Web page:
Their sensitivities to a 20% drop in share price are as follows:

(The values above are calculated based on nominal share prices and dividends)

The safety buffers look very similar to the numbers we have seen above. Arguably, investors would have use for larger buffers given the higher risk. At the same time, it is notable how these micro caps have managed to build up buffers that are comparable to some of the most reliable dividend payers.

Let us now take a look at the equivalent payback periods of EKT and IAR.B (this time normalized to 2014 prices, still assuming 2.5% inflation):

We can see that an initial investment in EKT 10 or 12 years ago would have paid off by today -- only based on dividends. OK, as far as IAR is concerned, I need some goodwill from your side as we can see that the lines have not crossed, yet. (They would still not cross with further data points included.) With that goodwill the equivalent payback period of an investment in IAR could be considered to be 6 years, if the investor had perfect market timing. That is a big 'if' and we do not have to be pedantic here: The former case is more compelling than the latter by this metric.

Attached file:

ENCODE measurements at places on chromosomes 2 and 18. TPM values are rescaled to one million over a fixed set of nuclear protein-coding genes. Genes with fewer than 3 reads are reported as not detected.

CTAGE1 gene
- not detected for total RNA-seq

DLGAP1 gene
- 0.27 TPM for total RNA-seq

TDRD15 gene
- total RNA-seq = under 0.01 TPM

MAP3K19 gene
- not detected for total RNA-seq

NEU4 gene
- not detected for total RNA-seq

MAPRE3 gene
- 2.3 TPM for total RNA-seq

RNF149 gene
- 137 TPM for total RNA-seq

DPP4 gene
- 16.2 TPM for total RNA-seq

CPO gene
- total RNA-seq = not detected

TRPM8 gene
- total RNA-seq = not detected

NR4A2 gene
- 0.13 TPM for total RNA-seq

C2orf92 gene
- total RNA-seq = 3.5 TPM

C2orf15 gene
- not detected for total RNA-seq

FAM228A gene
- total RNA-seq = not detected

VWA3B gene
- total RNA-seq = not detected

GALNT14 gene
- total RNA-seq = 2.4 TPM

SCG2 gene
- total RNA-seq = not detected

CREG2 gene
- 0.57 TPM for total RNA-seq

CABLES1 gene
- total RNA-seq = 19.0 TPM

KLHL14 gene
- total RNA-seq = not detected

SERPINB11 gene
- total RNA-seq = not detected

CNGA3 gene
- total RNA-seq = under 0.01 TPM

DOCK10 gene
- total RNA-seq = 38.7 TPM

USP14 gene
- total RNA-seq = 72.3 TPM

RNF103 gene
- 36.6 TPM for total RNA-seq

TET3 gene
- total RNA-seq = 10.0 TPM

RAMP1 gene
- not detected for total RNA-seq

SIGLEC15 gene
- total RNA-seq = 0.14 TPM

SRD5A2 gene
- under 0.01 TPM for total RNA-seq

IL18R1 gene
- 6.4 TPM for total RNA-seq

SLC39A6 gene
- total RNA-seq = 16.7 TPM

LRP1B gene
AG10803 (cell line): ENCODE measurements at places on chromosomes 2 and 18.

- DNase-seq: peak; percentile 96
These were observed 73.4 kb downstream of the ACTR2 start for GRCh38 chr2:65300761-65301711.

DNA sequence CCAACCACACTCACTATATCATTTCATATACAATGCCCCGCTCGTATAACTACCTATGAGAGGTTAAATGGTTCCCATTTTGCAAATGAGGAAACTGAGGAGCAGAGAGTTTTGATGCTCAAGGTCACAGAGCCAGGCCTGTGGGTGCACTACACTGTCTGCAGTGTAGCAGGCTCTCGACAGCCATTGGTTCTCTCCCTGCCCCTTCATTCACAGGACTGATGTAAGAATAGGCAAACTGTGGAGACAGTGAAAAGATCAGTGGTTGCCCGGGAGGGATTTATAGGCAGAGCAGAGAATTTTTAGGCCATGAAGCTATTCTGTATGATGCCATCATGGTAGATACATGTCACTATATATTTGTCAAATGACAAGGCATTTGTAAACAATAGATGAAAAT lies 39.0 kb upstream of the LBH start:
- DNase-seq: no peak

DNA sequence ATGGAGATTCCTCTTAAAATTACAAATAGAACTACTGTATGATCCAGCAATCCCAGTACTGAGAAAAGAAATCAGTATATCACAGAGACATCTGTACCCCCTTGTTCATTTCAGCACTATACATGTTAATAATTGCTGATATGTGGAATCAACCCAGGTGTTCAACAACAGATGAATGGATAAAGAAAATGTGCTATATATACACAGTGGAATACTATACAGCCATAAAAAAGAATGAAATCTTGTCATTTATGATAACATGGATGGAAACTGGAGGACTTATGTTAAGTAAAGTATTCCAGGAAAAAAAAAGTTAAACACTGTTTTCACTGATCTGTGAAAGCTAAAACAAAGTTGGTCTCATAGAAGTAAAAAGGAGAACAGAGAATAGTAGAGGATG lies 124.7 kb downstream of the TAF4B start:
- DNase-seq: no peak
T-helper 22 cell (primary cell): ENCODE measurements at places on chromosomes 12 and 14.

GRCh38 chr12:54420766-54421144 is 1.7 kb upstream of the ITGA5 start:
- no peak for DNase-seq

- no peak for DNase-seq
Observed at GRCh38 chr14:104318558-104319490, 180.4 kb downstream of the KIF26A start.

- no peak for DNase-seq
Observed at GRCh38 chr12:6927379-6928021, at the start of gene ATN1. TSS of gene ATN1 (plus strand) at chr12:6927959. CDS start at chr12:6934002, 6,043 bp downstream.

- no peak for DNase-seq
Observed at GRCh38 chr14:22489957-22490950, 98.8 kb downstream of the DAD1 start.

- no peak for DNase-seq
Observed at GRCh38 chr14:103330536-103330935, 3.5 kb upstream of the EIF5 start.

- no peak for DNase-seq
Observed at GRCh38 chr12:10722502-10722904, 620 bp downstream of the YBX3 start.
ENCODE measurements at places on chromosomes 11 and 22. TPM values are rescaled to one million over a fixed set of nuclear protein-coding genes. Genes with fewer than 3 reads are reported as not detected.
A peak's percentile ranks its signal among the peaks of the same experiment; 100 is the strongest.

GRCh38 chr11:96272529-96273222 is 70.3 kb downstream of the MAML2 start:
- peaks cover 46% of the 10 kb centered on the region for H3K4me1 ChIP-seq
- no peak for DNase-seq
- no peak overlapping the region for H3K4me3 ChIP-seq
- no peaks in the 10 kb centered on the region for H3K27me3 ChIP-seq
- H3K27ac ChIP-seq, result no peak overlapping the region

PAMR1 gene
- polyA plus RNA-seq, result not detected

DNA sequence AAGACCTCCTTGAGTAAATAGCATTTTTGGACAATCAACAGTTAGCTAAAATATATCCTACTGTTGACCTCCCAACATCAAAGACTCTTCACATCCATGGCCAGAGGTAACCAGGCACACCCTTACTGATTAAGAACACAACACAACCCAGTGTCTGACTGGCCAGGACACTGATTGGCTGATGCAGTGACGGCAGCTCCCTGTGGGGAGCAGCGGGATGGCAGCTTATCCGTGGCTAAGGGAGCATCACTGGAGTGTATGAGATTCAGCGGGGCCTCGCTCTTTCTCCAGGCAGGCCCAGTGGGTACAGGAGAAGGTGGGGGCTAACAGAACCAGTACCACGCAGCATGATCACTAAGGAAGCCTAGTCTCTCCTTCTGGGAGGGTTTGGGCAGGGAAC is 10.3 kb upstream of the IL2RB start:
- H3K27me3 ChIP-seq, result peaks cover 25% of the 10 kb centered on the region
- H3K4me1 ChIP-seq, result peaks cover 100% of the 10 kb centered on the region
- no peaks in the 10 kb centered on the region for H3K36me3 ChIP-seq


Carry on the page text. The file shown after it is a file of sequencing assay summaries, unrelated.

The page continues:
Still, we can see that there are windows of opportunity for investing in dividend-paying small cap stocks that allow investors to take a shortcut to break-even compared to well-known quality dividend stocks. On that basis, an investor may be more inclined to accept the potentially higher risk that he or she is exposed to in the small cap space.

To be clear:

  • The given examples are backtests that may not say much about future returns of these stocks

  • Dividends do not always signal quality

  • The given metrics can only form a tiny little part of any due diligence

Having said that, the above may provide some food for thought to those, who aim at enhancing their returns at limited risk.

Editor's Note: This article discusses one or more securities that do not trade on a major exchange. Please be aware of the risks associated with these stocks.

Source: The Benefits Of Dividends To Risk-Conscious Investors